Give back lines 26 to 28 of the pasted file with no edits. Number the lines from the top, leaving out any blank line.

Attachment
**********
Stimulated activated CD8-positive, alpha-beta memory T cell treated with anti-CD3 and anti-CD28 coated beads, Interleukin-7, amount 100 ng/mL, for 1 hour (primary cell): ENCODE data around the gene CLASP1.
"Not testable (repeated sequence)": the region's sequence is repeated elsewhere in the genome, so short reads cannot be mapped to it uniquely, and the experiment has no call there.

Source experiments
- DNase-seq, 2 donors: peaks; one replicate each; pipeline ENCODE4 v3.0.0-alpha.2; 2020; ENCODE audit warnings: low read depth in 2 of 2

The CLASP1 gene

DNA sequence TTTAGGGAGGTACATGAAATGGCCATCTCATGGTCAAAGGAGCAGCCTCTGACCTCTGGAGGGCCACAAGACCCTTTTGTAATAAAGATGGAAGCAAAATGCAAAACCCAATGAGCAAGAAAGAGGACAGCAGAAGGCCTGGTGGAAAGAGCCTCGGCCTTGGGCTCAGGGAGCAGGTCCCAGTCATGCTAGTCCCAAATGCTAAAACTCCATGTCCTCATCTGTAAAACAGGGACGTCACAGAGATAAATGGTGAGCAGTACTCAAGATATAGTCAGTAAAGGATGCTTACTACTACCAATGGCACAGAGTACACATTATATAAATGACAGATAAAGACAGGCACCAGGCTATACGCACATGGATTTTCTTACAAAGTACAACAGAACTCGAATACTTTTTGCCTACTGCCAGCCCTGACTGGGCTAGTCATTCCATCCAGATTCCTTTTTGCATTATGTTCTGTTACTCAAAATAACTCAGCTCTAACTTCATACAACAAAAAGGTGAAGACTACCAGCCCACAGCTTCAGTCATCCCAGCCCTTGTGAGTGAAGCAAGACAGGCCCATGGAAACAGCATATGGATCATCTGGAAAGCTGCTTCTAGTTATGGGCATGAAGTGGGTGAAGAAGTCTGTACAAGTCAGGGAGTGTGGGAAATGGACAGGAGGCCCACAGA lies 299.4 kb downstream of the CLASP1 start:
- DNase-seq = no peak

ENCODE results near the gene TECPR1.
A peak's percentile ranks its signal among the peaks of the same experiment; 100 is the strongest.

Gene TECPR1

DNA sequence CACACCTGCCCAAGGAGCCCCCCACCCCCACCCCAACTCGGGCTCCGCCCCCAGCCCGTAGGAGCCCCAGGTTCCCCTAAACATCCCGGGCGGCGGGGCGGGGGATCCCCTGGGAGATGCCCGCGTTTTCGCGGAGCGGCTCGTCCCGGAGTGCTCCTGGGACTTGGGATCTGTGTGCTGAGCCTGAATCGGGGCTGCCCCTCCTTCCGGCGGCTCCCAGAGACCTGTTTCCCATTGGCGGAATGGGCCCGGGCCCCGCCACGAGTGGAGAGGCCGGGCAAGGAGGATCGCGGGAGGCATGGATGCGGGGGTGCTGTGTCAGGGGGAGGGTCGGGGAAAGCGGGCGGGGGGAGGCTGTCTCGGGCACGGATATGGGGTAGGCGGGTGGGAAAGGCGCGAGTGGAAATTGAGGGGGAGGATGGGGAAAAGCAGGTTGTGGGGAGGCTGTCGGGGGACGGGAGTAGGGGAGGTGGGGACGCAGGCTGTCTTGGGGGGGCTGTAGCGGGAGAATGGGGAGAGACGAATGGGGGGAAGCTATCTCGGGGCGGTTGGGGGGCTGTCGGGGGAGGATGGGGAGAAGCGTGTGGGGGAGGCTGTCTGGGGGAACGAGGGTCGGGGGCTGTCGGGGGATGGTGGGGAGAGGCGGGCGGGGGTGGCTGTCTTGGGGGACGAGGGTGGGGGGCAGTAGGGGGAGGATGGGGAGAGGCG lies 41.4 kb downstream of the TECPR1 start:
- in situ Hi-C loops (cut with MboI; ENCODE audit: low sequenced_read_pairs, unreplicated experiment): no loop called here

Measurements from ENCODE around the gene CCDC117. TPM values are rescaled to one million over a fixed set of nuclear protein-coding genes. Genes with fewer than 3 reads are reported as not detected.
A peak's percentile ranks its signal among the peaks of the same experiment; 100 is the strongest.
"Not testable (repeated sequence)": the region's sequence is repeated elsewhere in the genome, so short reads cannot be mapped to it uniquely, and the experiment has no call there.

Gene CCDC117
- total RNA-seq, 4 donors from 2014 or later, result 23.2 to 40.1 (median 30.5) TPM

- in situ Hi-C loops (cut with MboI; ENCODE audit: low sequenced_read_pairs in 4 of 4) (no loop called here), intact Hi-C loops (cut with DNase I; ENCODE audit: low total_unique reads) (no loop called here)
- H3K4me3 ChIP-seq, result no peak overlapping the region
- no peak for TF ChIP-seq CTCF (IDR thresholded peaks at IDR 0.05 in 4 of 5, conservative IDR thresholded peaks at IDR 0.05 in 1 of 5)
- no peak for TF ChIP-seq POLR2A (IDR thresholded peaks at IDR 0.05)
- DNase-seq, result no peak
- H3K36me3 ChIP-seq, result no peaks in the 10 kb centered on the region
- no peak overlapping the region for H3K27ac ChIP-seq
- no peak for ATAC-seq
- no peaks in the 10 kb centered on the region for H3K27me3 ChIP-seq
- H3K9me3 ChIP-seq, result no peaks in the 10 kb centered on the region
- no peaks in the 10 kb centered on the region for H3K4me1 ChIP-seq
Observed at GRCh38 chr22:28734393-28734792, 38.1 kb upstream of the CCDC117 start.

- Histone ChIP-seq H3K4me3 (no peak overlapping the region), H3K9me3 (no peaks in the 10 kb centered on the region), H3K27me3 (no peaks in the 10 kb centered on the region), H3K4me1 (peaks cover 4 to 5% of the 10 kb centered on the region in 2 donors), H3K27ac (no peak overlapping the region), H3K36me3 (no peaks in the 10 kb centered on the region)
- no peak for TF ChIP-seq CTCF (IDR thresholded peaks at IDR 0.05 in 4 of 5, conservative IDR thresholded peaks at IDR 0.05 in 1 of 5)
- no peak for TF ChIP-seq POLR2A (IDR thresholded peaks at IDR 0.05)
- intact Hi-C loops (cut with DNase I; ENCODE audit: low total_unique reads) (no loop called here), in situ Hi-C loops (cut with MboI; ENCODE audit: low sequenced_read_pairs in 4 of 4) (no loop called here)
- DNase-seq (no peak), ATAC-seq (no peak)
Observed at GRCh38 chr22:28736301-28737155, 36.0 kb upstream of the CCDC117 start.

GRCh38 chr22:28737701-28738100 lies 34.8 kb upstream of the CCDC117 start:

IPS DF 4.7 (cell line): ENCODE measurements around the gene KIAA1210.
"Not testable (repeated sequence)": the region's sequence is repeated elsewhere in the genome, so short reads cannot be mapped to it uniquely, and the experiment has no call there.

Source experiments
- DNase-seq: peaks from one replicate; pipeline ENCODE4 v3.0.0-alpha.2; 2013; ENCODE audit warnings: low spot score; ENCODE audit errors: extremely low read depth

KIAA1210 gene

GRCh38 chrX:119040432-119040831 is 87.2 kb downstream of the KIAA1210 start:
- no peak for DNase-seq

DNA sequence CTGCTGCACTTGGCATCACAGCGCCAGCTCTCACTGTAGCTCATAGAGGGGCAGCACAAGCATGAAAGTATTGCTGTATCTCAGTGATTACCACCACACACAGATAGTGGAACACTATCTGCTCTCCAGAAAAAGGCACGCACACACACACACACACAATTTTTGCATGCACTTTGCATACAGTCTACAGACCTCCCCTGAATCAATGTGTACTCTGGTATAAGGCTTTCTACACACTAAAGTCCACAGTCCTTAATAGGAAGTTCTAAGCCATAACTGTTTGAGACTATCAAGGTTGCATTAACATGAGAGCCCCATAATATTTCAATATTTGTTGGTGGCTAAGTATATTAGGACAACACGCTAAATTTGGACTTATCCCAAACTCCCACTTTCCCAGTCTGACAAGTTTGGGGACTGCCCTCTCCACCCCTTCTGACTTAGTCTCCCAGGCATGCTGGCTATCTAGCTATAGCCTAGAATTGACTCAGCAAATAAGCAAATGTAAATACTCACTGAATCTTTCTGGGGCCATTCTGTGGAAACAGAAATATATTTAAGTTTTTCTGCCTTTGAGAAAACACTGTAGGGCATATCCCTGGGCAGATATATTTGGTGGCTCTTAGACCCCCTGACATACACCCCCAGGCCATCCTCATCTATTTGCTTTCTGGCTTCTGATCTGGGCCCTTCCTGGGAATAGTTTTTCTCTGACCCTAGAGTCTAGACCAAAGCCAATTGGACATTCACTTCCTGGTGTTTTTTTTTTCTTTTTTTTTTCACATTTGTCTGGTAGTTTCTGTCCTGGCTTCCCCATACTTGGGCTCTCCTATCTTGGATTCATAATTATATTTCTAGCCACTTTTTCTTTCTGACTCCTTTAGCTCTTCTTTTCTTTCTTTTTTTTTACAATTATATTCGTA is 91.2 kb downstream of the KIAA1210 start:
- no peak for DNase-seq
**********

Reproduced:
- no peaks in the 10 kb centered on the region for H3K27me3 ChIP-seq
- H3K9me3 ChIP-seq, result no peaks in the 10 kb centered on the region
- no peaks in the 10 kb centered on the region for H3K4me1 ChIP-seq